Dragonbridge engaged in similar activity in 2021, soon after the American military signed an agreement with the Australian mining firm Lynas, the largest rare-earths company outside China, to build a processing plant in Texas.
The U.S. only has 60,000 charging stations for EVs. Here’s where they all are.
The infrastructure bill that passed in November 2021 earmarked $7.5 billion for President Biden’s goal of having 500,000 chargers (individual plugs, not stations) around the nation. In the best case, Michalek envisions a public-private collaboration to build a robust national charging network. The Biden administration has pledged to install plugs throughout rural areas, while companies constructing charging stations across America will have a strong incentive to fill in the country’s biggest cities and most popular thoroughfares. After all, companies like Electrify America, EVgo, and ChargePoint charge customers per kilowatt-hour of energy they use, much like utilities.
Most new electric vehicles promise at least 250 miles on a full charge, and that number should keep ticking up. The farther cars can go without charging, the fewer anxious drivers will be stuck in lines waiting for a charging space to open. But make no mistake, Michalek says: an electric-car country needs a plethora of plugs, and soon.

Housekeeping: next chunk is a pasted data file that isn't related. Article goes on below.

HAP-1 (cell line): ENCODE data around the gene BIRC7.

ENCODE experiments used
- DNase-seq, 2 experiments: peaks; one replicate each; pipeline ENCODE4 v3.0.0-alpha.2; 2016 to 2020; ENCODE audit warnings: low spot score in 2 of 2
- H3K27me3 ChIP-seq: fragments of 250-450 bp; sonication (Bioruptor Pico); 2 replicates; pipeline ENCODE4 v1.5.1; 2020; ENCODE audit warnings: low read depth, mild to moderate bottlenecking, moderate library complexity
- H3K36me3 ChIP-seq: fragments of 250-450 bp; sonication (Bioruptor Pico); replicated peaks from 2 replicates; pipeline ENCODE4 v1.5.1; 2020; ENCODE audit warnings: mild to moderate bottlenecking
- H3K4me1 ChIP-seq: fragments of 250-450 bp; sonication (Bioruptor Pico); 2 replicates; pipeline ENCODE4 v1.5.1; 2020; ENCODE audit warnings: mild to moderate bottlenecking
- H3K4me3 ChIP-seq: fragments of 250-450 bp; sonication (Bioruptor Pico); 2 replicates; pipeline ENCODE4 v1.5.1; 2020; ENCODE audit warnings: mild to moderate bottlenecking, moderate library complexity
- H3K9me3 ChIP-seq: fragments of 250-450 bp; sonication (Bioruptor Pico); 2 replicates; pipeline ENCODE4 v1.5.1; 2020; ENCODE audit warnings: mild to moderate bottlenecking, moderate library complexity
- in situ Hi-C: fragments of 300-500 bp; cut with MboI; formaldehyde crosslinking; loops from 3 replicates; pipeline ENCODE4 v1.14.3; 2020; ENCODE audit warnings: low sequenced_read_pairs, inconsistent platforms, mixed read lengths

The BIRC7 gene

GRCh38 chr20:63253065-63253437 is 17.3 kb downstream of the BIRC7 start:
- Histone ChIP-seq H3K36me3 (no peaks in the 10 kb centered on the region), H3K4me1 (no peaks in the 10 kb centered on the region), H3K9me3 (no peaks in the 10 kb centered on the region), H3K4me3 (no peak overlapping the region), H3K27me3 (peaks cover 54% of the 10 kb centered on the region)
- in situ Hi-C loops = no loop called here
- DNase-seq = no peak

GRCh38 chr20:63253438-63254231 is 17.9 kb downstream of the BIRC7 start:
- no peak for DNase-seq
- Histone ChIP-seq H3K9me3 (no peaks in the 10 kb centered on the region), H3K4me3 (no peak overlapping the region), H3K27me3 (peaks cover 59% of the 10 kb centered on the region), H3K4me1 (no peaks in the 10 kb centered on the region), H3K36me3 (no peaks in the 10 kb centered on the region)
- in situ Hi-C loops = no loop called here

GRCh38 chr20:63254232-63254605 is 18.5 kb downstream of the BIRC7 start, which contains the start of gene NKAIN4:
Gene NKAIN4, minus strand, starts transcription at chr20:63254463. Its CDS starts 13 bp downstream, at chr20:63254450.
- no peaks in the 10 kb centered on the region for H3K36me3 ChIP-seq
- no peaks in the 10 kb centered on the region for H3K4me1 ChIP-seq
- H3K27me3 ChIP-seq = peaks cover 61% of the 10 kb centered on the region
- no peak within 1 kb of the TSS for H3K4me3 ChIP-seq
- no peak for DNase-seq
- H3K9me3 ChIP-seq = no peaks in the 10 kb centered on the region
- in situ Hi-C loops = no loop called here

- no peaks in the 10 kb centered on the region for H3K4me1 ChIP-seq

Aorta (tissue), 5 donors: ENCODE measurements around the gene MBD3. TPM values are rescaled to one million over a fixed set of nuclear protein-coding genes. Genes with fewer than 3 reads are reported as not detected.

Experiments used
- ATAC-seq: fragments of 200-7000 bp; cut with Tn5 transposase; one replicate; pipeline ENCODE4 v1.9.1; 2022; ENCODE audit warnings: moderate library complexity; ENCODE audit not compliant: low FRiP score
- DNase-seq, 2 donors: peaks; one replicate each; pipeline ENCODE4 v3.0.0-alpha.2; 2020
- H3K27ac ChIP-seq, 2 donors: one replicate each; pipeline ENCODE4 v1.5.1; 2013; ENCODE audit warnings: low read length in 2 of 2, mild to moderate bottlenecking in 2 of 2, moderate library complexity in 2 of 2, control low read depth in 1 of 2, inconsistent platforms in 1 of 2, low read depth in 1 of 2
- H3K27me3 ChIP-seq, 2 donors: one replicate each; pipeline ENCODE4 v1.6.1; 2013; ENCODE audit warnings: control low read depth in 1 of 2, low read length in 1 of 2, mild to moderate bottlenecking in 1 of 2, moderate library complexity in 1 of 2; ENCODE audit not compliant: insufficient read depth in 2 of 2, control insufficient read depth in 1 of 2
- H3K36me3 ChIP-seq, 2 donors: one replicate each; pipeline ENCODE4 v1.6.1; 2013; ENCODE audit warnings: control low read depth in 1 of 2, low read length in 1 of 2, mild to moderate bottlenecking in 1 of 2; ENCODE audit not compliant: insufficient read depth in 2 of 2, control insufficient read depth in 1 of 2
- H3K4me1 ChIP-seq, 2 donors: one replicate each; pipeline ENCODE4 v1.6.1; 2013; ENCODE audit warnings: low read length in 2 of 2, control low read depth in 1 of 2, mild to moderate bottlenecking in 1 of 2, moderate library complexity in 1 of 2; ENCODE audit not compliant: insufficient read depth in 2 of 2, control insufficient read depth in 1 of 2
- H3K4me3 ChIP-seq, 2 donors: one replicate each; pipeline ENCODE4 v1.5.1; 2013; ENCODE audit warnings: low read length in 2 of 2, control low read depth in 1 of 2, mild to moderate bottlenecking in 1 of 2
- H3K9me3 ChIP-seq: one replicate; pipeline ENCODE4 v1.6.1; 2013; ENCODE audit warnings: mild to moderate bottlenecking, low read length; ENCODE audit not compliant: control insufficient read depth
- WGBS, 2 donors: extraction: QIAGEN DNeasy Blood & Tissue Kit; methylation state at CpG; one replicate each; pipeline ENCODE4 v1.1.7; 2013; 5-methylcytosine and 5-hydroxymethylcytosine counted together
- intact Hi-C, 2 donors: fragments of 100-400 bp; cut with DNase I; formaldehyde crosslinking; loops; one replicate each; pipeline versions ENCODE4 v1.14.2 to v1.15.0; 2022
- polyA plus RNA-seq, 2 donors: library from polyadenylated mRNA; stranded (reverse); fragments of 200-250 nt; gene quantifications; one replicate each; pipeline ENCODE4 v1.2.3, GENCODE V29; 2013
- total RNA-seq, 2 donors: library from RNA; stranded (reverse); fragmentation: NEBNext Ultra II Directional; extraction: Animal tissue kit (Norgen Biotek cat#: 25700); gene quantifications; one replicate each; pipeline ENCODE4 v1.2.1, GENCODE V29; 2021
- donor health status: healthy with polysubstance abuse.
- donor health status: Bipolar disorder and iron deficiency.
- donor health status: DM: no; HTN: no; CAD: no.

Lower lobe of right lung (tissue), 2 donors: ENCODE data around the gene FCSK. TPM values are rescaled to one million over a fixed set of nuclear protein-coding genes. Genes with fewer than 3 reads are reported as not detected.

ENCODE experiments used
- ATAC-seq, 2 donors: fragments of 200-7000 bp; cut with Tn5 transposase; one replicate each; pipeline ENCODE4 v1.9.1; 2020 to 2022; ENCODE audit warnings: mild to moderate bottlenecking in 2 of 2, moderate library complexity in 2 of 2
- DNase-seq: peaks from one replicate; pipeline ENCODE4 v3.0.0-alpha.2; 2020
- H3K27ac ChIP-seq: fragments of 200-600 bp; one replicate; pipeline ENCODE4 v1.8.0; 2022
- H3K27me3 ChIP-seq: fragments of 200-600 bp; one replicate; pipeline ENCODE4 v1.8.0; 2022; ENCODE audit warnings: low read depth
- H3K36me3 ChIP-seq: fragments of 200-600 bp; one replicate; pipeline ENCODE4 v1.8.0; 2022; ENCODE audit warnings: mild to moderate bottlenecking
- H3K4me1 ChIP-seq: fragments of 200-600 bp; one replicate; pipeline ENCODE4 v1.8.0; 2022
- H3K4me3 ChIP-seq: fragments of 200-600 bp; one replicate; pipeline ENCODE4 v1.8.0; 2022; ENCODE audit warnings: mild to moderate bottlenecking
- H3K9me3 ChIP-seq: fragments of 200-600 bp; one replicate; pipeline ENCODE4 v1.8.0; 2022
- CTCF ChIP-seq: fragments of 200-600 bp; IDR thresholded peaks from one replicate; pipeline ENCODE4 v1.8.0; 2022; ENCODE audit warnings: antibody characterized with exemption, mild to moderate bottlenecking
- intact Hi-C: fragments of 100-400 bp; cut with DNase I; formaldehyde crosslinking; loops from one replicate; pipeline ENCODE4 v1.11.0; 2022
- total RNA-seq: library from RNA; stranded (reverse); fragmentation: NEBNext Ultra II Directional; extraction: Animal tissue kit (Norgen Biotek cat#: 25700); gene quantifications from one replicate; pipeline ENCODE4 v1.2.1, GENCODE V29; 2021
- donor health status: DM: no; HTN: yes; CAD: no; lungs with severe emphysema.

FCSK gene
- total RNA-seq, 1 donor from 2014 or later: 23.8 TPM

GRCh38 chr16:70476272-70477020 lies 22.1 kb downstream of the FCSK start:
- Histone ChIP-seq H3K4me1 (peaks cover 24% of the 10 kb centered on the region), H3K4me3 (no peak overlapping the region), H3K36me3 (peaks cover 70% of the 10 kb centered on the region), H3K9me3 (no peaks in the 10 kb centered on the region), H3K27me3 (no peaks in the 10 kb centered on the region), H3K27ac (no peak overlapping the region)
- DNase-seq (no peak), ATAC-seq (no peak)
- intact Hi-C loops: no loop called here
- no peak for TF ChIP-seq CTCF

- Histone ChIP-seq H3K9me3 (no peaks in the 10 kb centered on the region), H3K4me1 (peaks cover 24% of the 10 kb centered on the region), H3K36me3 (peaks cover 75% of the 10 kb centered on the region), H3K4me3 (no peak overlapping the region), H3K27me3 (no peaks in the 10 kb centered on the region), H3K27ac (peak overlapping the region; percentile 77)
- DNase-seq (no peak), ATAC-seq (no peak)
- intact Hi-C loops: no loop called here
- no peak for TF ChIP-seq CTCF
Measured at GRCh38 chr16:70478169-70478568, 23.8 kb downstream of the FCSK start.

We need smarter cities, not “smart cities”
The term “smart cities” originated as a marketing strategy for large IT vendors. It has now become synonymous with urban uses of technology, particularly advanced and emerging technologies. But cities are more than 5G, big data, driverless vehicles, and AI. They are crucial drivers of opportunity, prosperity, and progress. They support those displaced by war and crisis and generate 80% of global GDP. More than 68% of the world’s population will live in cities by 2050—2.5 billion more people than do now. And with over 90% of urban areas located on coasts, cities are on the front lines of climate change.
A focus on building “smart cities” risks turning cities into technology projects. We talk about “users” rather than people. Monthly and “daily active” numbers instead of residents. Stakeholders and subscribers instead of citizens. This also risks a transactional—and limiting—approach to city improvement, focusing on immediate returns on investment or achievements that can be distilled into KPIs.
Truly smart cities recognize the ambiguity of lives and livelihoods, and they are driven by outcomes beyond the implementation of “solutions.” They are defined by their residents’ talents, relationships, and sense of ownership—not by the technology that is deployed there.